I’ve long been conscious of the gap between educational theory and the practice of teaching in the disciplines.
It has always presented a danger for my kind of work—working with faculty to create online learning that works for students.
My perspective on this has shifted over my career – from when I was the first Learning Technologist at QMUL in the late nineties, to my role now in a global online learning operation, where I don’t get the chance to get my hands dirty with actual practice as often as I’d like. One sees different views of the same problem at different times in your career.
But I don’t think my fundamental stance has changed, and I wanted here to examine that stance as a forms of ‘notes-to-self’ towards a longer piece of writing on the subject somewhere else down the line.
So if you have stumbled upon this, thanks for indulging me. Some observations:
- In online learning, we encounter the gap between educational theory and the practice of teaching in the disciplines all the time, but we don’t think about it enough.
- This theory-practice gap, when educationalists meet educators, is to the detriment of successful educational design, and damages the quality of education that results from it.
- Failure to address the gap, and to resolve how to close it, is largely the fault of us educationalists and not of the teachers in the disciplines (for in this matter it is we who are educating them—in how to teach their subjects online etc.—and only poor teachers blame their students).
- Too often in online ed., educational theory people are on a side-mission to disrupt traditional forms of education (lecture, transmission, sage on the stage, essentialist or behaviourist models of education, etc.), and in framing it as a struggle between the enlightened (us) and the unenlightened (them), we create an oppositional dynamic—it is no good to create a dysfunctional relationship and then complain you are in a dysfunctional relationship…
- Among educationalists in UKHE, a kind of soft consensus has hardened into natural lore, that says that we now know how students learn, how we should teach (or, rather, facilitate learning), and that these principles and methods are uncontested.
- I do not think those principles and methods are uncontested – in the literature or in the experiential world. It isn’t a closed case, and there are major researchers and practitioners who demonstrate this clearly, working within other traditions: cognitive psychology… cognitive load theory… instructional- (rather than learning-) design…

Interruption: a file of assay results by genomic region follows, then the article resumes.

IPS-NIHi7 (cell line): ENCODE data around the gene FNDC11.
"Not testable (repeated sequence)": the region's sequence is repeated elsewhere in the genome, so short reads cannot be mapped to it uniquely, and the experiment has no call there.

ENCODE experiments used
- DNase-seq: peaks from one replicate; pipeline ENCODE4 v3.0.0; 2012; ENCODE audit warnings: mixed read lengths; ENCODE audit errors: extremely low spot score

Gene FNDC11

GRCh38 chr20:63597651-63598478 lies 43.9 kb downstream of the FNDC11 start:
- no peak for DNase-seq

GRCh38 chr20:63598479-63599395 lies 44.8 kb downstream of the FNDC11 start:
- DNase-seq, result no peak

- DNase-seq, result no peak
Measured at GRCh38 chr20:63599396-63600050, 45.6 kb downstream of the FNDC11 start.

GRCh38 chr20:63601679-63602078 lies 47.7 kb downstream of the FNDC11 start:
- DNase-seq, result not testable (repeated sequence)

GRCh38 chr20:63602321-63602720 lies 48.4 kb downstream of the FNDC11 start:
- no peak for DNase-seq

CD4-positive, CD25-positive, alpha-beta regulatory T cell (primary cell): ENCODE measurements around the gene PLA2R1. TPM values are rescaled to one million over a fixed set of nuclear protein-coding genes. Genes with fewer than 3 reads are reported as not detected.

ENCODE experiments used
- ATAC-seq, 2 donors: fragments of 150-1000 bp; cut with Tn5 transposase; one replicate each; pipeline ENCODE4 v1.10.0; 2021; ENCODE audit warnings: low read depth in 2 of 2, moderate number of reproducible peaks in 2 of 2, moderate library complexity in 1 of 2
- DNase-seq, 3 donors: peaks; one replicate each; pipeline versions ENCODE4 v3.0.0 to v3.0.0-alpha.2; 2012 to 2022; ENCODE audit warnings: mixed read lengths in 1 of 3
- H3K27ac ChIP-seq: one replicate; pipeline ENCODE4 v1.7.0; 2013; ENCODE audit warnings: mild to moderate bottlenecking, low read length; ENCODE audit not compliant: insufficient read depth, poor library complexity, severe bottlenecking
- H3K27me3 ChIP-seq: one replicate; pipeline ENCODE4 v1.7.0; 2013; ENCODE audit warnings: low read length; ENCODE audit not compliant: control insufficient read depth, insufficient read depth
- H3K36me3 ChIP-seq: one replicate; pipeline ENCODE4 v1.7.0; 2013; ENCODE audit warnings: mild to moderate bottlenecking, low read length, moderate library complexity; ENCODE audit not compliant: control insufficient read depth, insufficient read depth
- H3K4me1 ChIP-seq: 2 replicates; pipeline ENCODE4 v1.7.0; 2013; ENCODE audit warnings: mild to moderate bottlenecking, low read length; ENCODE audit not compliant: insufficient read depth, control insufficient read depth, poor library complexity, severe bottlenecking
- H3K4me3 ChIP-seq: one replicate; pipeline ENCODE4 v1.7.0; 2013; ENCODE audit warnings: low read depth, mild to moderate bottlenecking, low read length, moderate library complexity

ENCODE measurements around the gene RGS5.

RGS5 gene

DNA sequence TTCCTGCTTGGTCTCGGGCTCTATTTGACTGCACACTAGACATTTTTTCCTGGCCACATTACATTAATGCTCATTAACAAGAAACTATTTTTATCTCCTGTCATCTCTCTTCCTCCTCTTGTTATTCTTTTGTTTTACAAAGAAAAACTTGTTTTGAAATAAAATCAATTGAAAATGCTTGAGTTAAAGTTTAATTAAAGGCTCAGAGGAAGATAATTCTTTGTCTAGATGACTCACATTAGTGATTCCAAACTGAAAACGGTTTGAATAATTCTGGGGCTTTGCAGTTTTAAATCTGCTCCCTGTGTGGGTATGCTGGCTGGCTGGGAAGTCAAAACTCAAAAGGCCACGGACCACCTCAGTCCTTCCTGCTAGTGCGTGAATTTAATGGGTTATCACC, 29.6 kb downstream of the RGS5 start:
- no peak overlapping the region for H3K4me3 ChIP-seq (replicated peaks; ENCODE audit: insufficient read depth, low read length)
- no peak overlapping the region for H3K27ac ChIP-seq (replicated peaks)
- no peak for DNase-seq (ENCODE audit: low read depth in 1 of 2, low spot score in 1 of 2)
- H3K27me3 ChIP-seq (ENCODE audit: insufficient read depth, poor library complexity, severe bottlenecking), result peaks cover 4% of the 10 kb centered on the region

- (I have seen how bewildered online learners can be when they are faced with sincere applications of these principles, and I know what our student body – from 190 countries – tells us about what they value in online ed. And what they find frustrating and baffling.)
- I am innately suspicious of closing off alternative traditions and voices. I do not think homogeneity in education is a sign that we are doing it right. The opposite, rather. We should encourage multiplicities of practice, and we should learn from disciplinary traditions, rather than speak over them.
- We overstate the importance of instructional methods generally, as though the student is a blank slate and we are wholly responsible for whatever is written on it. That view underestimates the importance of non-instructional factors, such as motivation to learn, conditions for learning, expectation and perceptions of value, background socio-cultural factors, international perspectives and traditions, and the general tone and support of the environment in which the student is pursuing their studies. Teaching is important, but it isn’t the whole deal.
- We make things too complex too often.
One exchange comes to mind, from very early in my career. It was one of the first meetings of the M25-Learning Technology Group, maybe around the year 2000. We were talking about how faculty in the disciplines needed to learn about the new affordances for learning of the still relatively new consumer internet. One nationally esteemed figure, from the e-learning scene that formed around the University of North London, argued forcefully that it was our duty to teach the faculty how to learn the new language of online education. I stood up, a bit flushed, and argued to the counter view -that we had to learn their language first, or we would never make any sense to them.
I think that’s still the problem, and I fear we haven’t put enough effort into becoming multilingual in that respect. We still don’t make enough sense to them.
Much more to say, some ideas (and some things we are trying out in my teams) but I’ll end here with a question:
In our efforts to create successful online education, how can an instructional design practice – with all the cultural antagonisms, & the time, financial, situational, & policy constraints that we labour under – tackle the problem of the theory-practice gap?